Pacific nations should expect more than just publicised visits from the freshly-elected Albanese government, with the new minister promising to be a "breath of fresh air" for Australia's closest neighbours.
It comes as Foreign Affairs Minister Penny Wong has made two visits to the region in her first three weeks as minister, promising "no strings attached" engagement and a suite of fresh policies.
The trips coincided with a blitz tour of the island nations by China's Foreign Minister Wang Yi in early June, following a security deal between the Solomon Islands and China.
Pat Conroy, a factional lieutenant for Prime Minister Anthony Albanese after being first elected in 2013, will join the ministry as Pacific Minister, playing a critical support role for Senator Wong in restoring Australia as the partner of choice for Pacific nations.
After nine "soul-destroying" years in opposition, the 43-year-old Member for Shortland, said he's eager to get into the "nitty gritty" details and achieve some of the "high goals" set by his bosses.
One of those goals is implementing a permanent migration pathway for up to 3000 Pacific Islanders each year determined by a lottery system.
Mr Conroy said it was important Senator Wong made early visits to Pacific neighbours, but he conceded well-publicised trips aren't enough.
"Visits alone won't return us to be a partner of choice," he said.
"It's implementing our policies across all government, not just increasing our overseas development assistance [but] our really revolutionary changes to temporary and permanent migration [and] our investments in cultural and sporting affinity.
A security deal between the Solomons and China was revealed in April, a fortnight into the 2022 election.
Concerns quickly spread that the deal could lead to a Chinese military base being established on the island just 2000 kilometres from Australia's shores.
The then-Coalition government sent junior minister, Zed Seselja, to its capital Honiara but the former foreign affairs minister Marise Payne wasn't part of the delegation.
Mr Conroy pointed to the 2018 Boe Declaration the former government signed, which acknowledged climate change as the number one existential threat to the Pacific, including Australia.
But it was never backed up by any action, he added.
"One of my criticisms of Marise Payne was that she was more interested in Paris than the Pacific," Mr Conroy said.
"The fact that she didn't travel the Solomon Islands, the fact that she didn't even make any phone calls when that all was developing, was a disgrace.
"They'll see a very different course of action from us."
The junior minister's other portfolio is no walk in the park either.
With the signing of the AUKUS deal last September, and a number of long-term procurement projects underway, leading policy for defence industry will require aligning many moving parts.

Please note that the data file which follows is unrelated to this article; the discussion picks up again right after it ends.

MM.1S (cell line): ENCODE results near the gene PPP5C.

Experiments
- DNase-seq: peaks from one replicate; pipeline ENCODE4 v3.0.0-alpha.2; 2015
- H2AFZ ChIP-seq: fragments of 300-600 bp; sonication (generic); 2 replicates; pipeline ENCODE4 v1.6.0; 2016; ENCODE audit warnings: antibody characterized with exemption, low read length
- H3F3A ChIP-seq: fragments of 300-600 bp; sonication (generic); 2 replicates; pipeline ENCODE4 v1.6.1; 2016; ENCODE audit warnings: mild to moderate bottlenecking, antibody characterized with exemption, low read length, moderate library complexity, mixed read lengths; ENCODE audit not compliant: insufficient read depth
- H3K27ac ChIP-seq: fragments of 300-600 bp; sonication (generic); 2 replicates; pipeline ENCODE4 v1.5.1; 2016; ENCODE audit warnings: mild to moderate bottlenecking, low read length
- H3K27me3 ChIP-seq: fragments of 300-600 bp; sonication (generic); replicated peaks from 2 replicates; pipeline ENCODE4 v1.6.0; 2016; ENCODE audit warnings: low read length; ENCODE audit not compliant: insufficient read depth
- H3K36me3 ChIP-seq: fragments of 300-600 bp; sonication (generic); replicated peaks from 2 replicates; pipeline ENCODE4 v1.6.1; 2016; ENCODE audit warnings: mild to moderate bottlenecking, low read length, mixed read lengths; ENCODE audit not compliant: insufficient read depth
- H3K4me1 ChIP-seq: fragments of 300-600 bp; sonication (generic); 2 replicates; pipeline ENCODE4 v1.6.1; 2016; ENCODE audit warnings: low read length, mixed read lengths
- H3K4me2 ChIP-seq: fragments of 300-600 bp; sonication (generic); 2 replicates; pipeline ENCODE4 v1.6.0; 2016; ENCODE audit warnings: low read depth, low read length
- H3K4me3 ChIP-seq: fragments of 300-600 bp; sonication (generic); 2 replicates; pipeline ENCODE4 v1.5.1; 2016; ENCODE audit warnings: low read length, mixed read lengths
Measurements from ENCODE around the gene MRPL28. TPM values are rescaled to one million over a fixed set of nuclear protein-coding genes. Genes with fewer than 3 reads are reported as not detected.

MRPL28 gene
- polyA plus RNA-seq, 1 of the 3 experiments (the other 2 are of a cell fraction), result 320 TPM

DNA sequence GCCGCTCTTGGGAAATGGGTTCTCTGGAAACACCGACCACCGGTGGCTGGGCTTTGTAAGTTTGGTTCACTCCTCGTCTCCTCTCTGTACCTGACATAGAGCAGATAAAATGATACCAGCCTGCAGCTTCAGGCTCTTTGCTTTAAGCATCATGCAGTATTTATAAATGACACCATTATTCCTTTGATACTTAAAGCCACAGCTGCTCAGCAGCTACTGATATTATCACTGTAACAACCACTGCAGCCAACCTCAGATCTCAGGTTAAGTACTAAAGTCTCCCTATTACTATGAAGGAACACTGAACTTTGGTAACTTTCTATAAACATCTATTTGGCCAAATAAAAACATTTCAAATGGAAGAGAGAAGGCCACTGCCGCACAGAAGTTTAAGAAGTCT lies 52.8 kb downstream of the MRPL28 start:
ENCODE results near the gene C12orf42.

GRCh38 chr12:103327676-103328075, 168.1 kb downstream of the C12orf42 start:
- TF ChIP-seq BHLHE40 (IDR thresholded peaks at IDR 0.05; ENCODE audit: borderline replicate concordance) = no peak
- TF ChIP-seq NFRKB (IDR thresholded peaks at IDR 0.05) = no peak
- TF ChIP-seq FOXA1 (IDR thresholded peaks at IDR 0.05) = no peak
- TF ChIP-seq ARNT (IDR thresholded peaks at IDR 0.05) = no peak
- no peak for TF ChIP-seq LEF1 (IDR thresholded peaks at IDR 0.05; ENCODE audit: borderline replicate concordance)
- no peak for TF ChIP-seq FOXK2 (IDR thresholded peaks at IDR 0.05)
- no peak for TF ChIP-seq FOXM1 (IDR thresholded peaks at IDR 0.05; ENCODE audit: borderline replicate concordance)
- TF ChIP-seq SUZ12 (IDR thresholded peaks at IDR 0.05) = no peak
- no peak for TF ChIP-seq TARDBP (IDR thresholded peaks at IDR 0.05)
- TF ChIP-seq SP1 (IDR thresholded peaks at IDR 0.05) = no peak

His first task is to create a robust Australian industry that doesn't live or die by the contract cycles.
"It's about [the government] using the very significant spend to develop Australian excellence in key capabilities that not just support the ADF but [can also] export where it is appropriate," he said.
Former defence minister Christopher Pyne made his ambition of growing the local defence industry into one of the world's leaders no secret.
But Mr Conroy said the focus should be on the quality of that industry, not the size of it.
"It's a laudable goal and given the level of defence expenditure we're committing to, we should maximise local content but it's got to be about capability," he said.
"It's something that we can have for a long, long time."
The former government was criticised over its decision to boost the sovereign defence industry at any cost, including approving the sales of armaments by local companies to overseas regimes accused of human rights abuses.
The Defence Industry Minister said he was still receiving briefings from agencies on day nine in the job but said Labor would have a "close look" at this.
"It's very important that our national reputation is always preserved," he said.
"We start from a position of ethics and a strong moral compass and to acknowledge that ... we basically legitimise it by giving a defence export license to it, so we have to be very confident about what we're doing."
It's early days for the new minister but he's proud to reached this point and is adamant to not let anyone down.
He recalled meeting the then-assistant secretary of the NSW Labor Party as a 15-year-old from the Central Coast in the mid-1990s.
He wouldn't know it then, but nearly three decades later, that man would become Australia's 31st prime minister, choosing Mr Conroy to join him on the government's frontbench.
For the next few years, provided there are no major reshuffles, he'll continue that job supporting his party's plans to implement the policies.
"It was only when I was sitting through my first defence briefing and thinking, 'I'm a minister. The person they're calling minister is me'," Mr Conroy said.
"It's hugely exciting to really get to grips with some of the key issues facing this country."
Sign up for our newsletter to stay up to date.